The view has been expressed in confidential reports circulating at UN headquarters in New York, and in classified briefings to US policymakers in Washington. All suggest that Sarajevo's defenders, mainly Muslims but including Croats and a number of Serb residents, staged several attacks on their own people in the hope of dramatising the city's plight in the face of insuperable Serbian odds.
They emphasize, however, that these attacks, though bloody, were a tiny minority among regular city bombardments by Serbian forces.
The reports recite a litany of gruesome events, from the bombing of the bread queue on 27 May to the 4 August explosion at a cemetery while two orphans were being buried, and a 'choreographed' mortar salvo 30 seconds after Douglas Hurd entered a building for a meeting with the Bosnian President, Alija Izetbegovic, on 17 July. The mortar attack, which the Foreign Secretary played down by saying 'it wasn't as bad as the No 10 bang,' killed or wounded 10 bystanders. A Bosnian guard of honour for Mr Hurd's security had, however, already taken cover.
Speaking about the attack on the cemetery, a UN official said: 'The smoke upon impact was . . . only about five or six feet (two metres) from her (one of the injured) and if it had been a mortar round as reported she would have been cut into about 20 pieces.'
UN officials also believe the bullet which killed the American television producer David Kaplan near Sarajevo airport on 13 August was probably not fired by a sniper from distant Serbian positions. 'That would have been impossible,' one UN military officer said. 'That shot came in horizontal to the ground. Somebody was down at ground level.'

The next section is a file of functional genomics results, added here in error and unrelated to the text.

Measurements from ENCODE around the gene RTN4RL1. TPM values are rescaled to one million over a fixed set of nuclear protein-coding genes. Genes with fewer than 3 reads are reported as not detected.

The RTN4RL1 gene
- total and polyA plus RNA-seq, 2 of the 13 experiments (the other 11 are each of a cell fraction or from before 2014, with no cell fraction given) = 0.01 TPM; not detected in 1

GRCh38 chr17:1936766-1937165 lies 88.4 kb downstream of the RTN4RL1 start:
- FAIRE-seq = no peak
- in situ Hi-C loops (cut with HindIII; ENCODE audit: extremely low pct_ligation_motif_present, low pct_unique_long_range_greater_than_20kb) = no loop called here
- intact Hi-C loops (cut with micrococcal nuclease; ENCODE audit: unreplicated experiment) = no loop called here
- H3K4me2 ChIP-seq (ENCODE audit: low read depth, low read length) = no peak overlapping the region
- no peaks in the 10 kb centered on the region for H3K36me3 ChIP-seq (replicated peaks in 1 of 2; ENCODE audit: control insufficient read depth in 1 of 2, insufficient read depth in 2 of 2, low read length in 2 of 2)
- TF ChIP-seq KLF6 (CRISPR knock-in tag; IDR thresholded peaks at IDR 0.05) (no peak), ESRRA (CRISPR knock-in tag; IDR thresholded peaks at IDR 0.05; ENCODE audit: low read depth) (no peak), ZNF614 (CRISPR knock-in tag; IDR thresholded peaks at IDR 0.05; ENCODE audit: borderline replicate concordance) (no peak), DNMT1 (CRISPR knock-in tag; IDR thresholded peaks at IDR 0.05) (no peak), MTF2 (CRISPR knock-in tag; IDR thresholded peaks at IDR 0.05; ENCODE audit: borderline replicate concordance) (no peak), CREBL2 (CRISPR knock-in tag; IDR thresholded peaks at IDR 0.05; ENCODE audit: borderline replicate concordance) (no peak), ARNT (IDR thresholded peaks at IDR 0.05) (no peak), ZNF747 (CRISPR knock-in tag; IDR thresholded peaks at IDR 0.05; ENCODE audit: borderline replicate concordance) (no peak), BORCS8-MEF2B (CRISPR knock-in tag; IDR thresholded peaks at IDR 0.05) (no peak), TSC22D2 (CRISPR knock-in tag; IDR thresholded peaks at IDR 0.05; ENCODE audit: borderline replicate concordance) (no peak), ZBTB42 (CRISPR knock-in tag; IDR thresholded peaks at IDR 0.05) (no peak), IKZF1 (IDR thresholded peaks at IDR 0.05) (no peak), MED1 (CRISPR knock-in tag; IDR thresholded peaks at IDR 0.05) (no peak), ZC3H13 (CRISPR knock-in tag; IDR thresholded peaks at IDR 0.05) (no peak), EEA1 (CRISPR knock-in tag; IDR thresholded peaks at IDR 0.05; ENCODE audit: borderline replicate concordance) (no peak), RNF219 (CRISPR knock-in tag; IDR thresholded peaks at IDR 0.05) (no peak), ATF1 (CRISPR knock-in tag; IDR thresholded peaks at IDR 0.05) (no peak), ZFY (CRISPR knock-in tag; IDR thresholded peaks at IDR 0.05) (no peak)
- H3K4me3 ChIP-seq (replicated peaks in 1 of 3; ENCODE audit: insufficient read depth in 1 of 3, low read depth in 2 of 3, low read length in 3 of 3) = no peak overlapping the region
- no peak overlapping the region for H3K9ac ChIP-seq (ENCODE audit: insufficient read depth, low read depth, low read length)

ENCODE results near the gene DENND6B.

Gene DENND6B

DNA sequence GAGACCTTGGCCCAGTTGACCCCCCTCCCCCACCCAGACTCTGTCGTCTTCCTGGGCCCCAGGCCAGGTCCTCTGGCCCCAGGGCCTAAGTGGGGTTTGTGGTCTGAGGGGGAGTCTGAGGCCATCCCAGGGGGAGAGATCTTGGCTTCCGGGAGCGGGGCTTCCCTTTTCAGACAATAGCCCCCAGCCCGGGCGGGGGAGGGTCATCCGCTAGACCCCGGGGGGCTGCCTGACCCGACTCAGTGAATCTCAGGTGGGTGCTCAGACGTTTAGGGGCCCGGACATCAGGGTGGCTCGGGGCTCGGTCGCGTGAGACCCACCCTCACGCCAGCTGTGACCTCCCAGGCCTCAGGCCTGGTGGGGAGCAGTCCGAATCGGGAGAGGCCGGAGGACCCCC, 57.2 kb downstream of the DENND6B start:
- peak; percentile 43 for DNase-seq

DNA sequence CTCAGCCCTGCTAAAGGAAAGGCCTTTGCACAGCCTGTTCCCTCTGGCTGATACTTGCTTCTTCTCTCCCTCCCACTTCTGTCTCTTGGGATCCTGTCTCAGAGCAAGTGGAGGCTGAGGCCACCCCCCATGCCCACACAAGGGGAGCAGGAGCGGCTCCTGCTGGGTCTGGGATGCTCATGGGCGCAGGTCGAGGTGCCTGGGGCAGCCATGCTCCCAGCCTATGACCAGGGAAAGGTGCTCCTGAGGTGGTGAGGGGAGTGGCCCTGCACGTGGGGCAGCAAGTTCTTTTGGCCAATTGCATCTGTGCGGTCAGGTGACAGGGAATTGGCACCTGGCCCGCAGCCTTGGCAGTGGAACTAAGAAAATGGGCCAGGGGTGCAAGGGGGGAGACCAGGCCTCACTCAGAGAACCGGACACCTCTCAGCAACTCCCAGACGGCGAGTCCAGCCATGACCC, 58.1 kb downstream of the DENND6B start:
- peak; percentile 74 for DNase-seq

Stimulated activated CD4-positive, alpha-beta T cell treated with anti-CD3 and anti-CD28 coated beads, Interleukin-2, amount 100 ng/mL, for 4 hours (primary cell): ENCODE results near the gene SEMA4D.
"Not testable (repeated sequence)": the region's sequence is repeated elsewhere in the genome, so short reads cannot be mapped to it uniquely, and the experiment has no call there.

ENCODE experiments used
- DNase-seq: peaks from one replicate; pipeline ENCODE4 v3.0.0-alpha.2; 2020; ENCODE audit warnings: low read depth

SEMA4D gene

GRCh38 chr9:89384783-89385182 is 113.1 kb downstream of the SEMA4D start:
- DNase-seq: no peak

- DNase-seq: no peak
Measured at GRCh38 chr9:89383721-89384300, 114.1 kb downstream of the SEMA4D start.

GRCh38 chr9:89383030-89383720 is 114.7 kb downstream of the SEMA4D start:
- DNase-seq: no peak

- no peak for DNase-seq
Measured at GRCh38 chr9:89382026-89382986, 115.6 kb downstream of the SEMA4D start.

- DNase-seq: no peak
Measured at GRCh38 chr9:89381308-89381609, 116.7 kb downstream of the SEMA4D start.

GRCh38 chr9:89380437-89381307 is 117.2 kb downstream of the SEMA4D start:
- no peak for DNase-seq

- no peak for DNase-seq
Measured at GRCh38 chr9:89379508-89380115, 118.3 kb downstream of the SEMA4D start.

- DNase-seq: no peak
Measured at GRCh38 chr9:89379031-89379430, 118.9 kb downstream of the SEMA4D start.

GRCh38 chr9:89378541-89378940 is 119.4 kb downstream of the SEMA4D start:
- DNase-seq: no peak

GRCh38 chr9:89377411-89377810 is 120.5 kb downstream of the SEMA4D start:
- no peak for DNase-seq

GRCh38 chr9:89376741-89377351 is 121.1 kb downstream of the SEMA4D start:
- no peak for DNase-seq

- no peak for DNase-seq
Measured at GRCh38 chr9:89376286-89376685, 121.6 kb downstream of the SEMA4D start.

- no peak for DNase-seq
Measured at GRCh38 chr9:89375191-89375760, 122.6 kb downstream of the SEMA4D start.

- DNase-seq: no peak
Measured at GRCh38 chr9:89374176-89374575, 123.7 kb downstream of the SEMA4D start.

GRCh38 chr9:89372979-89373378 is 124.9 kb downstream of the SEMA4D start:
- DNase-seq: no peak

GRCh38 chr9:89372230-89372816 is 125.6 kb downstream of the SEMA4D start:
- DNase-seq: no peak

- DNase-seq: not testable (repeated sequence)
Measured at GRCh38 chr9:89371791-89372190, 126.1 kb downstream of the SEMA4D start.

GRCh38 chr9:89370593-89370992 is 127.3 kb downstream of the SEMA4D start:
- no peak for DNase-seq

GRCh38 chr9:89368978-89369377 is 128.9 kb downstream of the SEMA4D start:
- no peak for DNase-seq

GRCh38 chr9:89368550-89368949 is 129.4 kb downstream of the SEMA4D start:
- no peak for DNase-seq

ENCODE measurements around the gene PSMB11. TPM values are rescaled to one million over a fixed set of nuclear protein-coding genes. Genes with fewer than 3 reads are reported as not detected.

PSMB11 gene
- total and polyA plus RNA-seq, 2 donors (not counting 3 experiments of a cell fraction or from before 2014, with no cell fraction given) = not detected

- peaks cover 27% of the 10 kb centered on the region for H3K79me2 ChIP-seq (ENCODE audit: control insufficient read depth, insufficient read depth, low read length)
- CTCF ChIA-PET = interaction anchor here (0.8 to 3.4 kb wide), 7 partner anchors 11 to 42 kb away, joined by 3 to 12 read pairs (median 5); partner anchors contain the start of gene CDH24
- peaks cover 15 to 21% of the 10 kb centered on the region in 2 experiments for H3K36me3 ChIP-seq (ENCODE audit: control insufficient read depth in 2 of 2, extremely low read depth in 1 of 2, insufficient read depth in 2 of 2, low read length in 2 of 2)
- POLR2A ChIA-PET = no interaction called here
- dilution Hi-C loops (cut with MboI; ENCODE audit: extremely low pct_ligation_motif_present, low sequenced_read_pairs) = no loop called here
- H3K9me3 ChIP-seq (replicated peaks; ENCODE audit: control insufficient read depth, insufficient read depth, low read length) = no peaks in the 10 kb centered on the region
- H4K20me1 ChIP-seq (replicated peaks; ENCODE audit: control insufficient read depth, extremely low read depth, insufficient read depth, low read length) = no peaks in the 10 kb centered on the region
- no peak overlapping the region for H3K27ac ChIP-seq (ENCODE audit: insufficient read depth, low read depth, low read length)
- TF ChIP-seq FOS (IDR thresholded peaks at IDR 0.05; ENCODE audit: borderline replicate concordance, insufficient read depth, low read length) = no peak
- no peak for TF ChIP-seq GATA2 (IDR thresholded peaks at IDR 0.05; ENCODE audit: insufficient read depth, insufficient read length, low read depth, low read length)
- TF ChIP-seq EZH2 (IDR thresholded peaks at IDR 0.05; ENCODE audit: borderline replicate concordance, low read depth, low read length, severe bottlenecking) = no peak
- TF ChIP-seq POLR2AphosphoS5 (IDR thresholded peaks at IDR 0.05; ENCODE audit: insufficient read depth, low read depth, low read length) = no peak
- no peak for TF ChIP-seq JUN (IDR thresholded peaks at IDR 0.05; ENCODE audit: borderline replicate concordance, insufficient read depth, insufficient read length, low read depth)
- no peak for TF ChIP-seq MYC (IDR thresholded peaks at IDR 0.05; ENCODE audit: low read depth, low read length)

UN officials also say a Ukrainian soldier shot in the head and heart at Sarajevo's Marshal Tito barracks on Thursday was killed by 'small arms fire' - by implication the Bosnians. The officials were anxious to point out that they were not trying to exonerate the Serbs, who have been besieging Sarajevo for months, killing unknown numbers of townspeople, as well as carrying out 'ethnic cleansing' around the city and elsewhere in Bosnia.
But they expressed fears that the 'self-inflicted' attacks may not augur well for existing UN forces or for additional Western troops, including Britons, who have to serve there.
In a New York meeting on Thursday attended by Sir Peter Inge, the Chief of the General Staff, it was agreed that the 1,800 British and 1,000 French soldiers being sent in would use their weapons strictly in self-defence and would not intervene to separate Serbs from Muslims.
The televised scenes of civilians cut to pieces by an explosion as they queued for bread on one of Sarajevo's main shopping thoroughfares, Vase Miskina, horrified international public opinion and added to growing pressure for military intervention against the Serbian side in the war. Vivid footage showed dead bodies littering the street and people with severed limbs sitting on the pavement in pools of blood.
The attack came shortly before a meeting of European Community ambassadors to consider imposing sanctions on Serbia. The world's press concluded that the atrocity was caused by mortar bombs fired from a Serbian- held position and the attack was widely interpreted as a cynical display of defiance by the Serbs.
UN officials said then that they were suspicious about the circumstances but could not go public without jeopardising the UN mission
and possibly endangering UN peace-
Classified reports to the UN force commander, General Satish Nambiar, concluded, however, that Bosnian forces loyal to President Alija Izetbegovic may have detonated a bomb.
'We believe it was a command-
detonated explosion, probably in a can,' a UN official said then. 'The impact which is there now is not necessarily similar or anywhere near as large as we came to expect with a mortar round landing on a paved surface.'